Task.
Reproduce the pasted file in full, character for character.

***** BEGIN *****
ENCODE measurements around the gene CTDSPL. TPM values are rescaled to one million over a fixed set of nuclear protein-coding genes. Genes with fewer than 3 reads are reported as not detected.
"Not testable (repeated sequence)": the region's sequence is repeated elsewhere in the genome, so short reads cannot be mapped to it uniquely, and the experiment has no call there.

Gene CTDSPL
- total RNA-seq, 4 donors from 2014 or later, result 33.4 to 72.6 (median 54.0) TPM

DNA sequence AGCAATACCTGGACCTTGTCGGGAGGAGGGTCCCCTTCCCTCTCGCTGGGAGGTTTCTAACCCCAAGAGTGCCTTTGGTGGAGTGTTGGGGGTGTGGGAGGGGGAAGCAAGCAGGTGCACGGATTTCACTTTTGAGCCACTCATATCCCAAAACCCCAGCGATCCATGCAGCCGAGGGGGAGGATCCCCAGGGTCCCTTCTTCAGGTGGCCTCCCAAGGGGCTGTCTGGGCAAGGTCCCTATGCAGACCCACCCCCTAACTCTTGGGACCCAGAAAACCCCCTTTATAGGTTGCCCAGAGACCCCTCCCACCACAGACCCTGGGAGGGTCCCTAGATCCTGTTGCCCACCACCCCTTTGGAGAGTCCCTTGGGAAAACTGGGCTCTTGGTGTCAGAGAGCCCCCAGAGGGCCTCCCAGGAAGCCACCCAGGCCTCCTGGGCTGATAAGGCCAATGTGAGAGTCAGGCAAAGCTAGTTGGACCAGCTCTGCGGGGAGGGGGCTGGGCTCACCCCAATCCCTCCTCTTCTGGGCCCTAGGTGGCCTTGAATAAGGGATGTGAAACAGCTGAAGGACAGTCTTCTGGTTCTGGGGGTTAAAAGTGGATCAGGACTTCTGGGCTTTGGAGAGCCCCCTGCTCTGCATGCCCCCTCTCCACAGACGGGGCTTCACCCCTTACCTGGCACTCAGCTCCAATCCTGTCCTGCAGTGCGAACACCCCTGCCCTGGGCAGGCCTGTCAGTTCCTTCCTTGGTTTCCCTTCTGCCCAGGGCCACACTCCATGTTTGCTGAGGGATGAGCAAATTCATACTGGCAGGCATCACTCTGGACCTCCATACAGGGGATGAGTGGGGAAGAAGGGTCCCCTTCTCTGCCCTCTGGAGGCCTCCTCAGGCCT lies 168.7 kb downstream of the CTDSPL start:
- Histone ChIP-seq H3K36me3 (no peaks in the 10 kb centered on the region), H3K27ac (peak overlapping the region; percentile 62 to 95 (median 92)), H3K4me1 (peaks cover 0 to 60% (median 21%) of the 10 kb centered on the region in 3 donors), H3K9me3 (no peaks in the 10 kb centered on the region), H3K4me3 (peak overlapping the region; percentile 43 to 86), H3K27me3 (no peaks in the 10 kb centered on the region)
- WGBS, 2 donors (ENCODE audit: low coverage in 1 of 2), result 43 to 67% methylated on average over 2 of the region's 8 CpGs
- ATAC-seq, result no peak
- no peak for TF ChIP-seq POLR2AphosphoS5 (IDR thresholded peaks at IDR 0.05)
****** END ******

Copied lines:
ENCODE measurements around the gene CTDSPL. TPM values are rescaled to one million over a fixed set of nuclear protein-coding genes. Genes with fewer than 3 reads are reported as not detected.
"Not testable (repeated sequence)": the region's sequence is repeated elsewhere in the genome, so short reads cannot be mapped to it uniquely, and the experiment has no call there.

Gene CTDSPL
- total RNA-seq, 4 donors from 2014 or later, result 33.4 to 72.6 (median 54.0) TPM

DNA sequence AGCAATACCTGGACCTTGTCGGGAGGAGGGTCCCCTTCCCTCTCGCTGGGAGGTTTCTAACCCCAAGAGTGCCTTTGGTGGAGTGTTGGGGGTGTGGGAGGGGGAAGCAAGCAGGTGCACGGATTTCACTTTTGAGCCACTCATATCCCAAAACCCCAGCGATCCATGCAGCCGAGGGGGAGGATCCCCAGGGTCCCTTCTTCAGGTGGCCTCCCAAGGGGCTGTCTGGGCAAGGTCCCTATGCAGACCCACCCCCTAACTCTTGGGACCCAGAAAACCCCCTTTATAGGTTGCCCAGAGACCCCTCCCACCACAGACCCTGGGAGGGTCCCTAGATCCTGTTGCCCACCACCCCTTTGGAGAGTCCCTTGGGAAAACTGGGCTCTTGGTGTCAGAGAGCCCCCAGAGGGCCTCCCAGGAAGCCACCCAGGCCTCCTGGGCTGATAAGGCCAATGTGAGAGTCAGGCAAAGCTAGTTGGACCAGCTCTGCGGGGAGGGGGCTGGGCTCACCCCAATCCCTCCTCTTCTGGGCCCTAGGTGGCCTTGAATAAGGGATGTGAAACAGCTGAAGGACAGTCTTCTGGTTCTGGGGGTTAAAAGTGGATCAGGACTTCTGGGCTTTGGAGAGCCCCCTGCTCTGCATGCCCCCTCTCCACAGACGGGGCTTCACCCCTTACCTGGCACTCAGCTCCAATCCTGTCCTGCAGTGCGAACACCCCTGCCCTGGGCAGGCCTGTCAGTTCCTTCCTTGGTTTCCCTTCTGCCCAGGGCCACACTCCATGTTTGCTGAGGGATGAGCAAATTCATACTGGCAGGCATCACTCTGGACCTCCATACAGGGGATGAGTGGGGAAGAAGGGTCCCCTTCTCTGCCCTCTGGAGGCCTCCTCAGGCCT lies 168.7 kb downstream of the CTDSPL start:
- Histone ChIP-seq H3K36me3 (no peaks in the 10 kb centered on the region), H3K27ac (peak overlapping the region; percentile 62 to 95 (median 92)), H3K4me1 (peaks cover 0 to 60% (median 21%) of the 10 kb centered on the region in 3 donors), H3K9me3 (no peaks in the 10 kb centered on the region), H3K4me3 (peak overlapping the region; percentile 43 to 86), H3K27me3 (no peaks in the 10 kb centered on the region)
- WGBS, 2 donors (ENCODE audit: low coverage in 1 of 2), result 43 to 67% methylated on average over 2 of the region's 8 CpGs
- ATAC-seq, result no peak
- no peak for TF ChIP-seq POLR2AphosphoS5 (IDR thresholded peaks at IDR 0.05)